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Hearts could be heard dropping around the nation as indie-psychedelic rockers, Portugal. The Man, announced that their sixth album, In the Mountain In the Clouds, would be released late July under major label – Atlantic Records.
We’ve all seen it before; bands replace their eyeballs with dollar signs and bite their tongues as they sign their major record label contracts conveniently doubling as their death certificates. And we see their innovation melt away as the race to commercial success tightens. But fans – remain calm. This time it’s different.
The natives of Wasilla, Alaska return to Atlantic Records with a bang much louder then their most previous album, the boring American Ghetto. Portugal. The Man stays true to their neo-psychedelic tendencies, bringing a sound familiar to the days of yore (specifically the 60s and 70s). They bring “the good old days” of rock in roll to the new age to educate another generation.
It seems that In the Mountain In the Clouds, is committed to this tribute to the yester-years not only in sound but it’s somewhat repetitive lyrics. Throughout the album, a message of rebellion resonates loud and clear. The album begins with more upbeat, faster paced intro songs, “So American” and “Floating” show off bassist Zachary Carothers and bluesy guitar skills from John Gourley and Noah Gundersun. The single “Got It All” holds the most energetic vocals fans have seen in a while.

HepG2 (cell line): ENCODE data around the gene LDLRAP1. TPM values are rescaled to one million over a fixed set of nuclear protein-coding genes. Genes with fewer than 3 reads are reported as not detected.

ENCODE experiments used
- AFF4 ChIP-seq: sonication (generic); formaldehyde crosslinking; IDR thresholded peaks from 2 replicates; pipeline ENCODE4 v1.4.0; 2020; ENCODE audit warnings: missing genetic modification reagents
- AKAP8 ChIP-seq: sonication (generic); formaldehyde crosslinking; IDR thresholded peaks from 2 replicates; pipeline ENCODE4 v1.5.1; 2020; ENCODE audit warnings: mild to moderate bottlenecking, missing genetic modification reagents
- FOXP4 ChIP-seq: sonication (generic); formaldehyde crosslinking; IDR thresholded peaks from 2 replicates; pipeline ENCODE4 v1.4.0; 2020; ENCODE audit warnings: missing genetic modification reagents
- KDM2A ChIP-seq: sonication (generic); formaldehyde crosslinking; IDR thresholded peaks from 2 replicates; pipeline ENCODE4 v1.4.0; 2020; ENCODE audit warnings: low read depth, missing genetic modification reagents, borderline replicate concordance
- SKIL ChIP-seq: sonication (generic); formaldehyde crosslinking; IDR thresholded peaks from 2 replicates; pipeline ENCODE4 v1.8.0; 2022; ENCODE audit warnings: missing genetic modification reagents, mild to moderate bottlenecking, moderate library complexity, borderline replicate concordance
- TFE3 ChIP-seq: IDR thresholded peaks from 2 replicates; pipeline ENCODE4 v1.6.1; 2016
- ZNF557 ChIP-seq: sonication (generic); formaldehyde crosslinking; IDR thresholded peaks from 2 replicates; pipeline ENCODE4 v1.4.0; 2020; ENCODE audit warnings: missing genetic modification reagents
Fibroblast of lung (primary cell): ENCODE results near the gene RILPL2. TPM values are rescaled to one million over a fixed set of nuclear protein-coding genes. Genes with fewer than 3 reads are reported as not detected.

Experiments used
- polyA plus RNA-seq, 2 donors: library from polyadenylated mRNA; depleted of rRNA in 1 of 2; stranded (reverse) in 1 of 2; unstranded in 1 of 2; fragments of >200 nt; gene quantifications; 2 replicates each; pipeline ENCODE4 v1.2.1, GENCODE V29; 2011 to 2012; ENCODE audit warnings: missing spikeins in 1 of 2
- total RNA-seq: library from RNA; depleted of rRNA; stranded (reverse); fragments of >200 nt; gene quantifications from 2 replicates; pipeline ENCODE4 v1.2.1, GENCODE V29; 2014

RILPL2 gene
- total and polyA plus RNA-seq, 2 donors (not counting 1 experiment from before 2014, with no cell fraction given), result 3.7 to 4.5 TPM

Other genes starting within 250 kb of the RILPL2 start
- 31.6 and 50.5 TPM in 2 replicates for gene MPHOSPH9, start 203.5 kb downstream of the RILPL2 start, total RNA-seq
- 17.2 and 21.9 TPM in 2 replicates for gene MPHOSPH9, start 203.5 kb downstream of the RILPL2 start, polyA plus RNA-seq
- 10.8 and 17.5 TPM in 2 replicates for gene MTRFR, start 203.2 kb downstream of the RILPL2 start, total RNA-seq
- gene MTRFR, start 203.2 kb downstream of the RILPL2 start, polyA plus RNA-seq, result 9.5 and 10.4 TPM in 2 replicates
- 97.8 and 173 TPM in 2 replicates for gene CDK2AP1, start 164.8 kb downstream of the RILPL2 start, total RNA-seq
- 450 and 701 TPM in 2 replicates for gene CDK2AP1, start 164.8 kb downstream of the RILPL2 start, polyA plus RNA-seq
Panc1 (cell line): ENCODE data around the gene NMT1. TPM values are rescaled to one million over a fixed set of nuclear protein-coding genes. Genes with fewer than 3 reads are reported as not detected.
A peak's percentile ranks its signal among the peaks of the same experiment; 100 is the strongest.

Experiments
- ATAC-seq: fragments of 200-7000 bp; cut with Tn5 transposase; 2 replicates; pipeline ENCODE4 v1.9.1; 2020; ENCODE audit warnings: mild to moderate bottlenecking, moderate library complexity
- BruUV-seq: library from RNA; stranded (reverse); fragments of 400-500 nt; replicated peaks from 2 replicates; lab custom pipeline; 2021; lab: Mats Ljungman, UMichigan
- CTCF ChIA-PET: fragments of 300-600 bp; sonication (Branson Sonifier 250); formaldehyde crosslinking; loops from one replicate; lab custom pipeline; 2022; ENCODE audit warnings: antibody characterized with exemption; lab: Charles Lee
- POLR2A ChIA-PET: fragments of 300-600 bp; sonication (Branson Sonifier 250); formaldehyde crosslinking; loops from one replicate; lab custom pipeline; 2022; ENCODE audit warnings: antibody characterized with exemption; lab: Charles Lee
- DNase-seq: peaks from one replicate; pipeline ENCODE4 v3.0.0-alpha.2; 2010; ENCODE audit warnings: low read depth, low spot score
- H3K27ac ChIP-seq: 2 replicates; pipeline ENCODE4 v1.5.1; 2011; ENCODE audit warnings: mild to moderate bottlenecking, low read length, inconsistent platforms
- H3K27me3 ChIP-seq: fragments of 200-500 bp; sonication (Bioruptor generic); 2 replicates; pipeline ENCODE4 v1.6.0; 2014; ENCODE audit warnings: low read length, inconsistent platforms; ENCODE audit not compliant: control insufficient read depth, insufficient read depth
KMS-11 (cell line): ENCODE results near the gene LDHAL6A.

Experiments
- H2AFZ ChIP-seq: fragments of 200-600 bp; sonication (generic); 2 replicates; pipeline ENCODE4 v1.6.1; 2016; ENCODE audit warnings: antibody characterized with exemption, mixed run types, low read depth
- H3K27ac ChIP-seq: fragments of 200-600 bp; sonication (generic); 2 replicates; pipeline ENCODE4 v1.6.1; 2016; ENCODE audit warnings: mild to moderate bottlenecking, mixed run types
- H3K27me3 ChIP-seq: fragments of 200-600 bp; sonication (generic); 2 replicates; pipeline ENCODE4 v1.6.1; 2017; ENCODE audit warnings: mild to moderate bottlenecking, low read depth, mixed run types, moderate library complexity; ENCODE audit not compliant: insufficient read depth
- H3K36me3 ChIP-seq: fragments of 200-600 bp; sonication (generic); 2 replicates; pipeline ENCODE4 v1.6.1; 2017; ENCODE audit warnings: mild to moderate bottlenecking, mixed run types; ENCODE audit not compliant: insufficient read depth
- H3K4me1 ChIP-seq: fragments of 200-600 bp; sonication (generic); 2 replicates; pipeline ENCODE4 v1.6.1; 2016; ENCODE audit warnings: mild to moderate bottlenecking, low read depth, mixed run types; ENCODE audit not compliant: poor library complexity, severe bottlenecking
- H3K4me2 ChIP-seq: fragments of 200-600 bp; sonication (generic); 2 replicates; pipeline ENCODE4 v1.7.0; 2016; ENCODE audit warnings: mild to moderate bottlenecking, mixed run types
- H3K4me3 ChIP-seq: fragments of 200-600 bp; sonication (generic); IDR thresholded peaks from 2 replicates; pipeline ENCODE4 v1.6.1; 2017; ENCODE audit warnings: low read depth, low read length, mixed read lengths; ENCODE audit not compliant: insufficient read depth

However, it seems that the flower children have become more grounded as their lyrics share their fears. This album has a looming doubt of how possible peaceful revolution is with an existentialism that stings.
This is particularly apparent in the album’s beautiful closer, “Sleep Forever”. The lead singer, Gourley, enters in with a falsetto amongst gently weeping guitars as he tries to convince himself, “I won’t leave it like they do/ I don’t need it like they do,” referring to the conformity and normalcy that his father and mother succumbed to. The song’s power climaxes with heavy strings and guitar solos that rapidly and independently cut from the song at In the Mountain In the Clouds’ close.
So the album might not instill faith in the flower children’s hopes of a peaceful revolution, but it certainly renews faith in the band’s talent and ingenuity. Gourley’s vocals could have shown more energy and the lyrics could have been less repetitive and vague, but the instrumental talents wash the album clean of any negativity brought by its major record label origins.
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